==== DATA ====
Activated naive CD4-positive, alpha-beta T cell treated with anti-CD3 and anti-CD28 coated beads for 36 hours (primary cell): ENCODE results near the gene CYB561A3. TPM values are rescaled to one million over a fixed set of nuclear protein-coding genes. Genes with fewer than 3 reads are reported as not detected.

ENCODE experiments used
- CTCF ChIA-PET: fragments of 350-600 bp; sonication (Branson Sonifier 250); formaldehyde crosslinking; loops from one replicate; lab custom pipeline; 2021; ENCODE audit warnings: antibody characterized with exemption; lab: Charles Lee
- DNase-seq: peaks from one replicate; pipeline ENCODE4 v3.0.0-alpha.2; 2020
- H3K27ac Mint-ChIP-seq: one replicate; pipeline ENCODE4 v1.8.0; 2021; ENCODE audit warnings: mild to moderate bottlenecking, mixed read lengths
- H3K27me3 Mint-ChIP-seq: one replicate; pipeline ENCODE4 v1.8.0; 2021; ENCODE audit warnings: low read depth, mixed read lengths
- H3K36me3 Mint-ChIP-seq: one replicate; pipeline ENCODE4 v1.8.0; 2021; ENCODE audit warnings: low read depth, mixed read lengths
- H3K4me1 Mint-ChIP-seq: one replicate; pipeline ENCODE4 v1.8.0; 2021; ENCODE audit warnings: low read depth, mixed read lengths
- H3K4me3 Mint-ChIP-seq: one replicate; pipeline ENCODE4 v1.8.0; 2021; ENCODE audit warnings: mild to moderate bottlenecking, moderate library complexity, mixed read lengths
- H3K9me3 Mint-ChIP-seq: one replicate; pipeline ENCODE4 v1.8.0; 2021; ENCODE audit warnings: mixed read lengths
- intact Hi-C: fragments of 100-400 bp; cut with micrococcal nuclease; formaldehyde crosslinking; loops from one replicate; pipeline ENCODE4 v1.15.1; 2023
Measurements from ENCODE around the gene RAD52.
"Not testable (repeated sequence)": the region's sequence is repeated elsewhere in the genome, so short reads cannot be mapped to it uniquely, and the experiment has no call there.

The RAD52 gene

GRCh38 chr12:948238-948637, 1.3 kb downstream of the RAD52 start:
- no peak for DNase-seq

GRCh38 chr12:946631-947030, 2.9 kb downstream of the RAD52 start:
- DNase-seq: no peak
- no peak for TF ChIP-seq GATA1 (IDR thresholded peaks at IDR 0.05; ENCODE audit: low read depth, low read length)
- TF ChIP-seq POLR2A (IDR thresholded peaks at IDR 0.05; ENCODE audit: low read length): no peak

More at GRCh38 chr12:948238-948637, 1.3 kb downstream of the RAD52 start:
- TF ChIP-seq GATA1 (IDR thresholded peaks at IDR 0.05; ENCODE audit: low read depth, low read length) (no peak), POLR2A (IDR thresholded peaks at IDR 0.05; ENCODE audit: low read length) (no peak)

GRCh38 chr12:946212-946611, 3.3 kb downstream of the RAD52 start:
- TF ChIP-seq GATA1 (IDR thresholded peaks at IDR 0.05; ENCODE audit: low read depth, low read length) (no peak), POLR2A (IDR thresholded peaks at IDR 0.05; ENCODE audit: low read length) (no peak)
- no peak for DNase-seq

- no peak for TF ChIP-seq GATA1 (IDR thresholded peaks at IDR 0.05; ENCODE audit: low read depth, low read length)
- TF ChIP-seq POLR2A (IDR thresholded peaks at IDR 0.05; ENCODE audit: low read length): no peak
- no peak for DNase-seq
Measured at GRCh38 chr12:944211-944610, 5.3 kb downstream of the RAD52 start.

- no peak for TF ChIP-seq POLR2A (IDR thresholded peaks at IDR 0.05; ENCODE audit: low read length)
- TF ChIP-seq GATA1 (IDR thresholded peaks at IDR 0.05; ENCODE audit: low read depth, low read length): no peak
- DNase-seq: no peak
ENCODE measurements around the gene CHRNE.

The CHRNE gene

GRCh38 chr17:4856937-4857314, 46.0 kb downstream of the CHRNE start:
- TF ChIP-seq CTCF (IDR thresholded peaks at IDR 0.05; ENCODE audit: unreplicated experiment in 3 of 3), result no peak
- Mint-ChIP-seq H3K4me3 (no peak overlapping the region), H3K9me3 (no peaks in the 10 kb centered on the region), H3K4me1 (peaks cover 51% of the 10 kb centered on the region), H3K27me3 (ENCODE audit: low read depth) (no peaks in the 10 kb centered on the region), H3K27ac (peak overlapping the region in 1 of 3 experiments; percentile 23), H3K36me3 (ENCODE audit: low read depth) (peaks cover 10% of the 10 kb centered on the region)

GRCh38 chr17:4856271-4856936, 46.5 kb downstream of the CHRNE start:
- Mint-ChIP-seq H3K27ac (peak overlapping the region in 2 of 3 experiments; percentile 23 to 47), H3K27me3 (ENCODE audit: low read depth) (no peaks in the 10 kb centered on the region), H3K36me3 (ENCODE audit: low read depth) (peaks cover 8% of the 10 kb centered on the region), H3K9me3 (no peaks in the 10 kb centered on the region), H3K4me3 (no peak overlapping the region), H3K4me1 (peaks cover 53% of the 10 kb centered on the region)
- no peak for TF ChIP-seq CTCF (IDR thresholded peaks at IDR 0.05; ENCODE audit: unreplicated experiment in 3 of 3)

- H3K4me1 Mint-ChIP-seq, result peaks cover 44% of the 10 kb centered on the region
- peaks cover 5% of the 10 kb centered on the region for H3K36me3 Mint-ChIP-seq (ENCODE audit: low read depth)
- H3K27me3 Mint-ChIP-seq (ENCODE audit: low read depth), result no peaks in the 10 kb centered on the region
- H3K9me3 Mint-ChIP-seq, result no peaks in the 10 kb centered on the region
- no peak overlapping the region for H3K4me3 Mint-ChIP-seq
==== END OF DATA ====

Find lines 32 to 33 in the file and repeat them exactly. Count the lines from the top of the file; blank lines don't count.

- DNase-seq: no peak
ENCODE measurements around the gene CHRNE.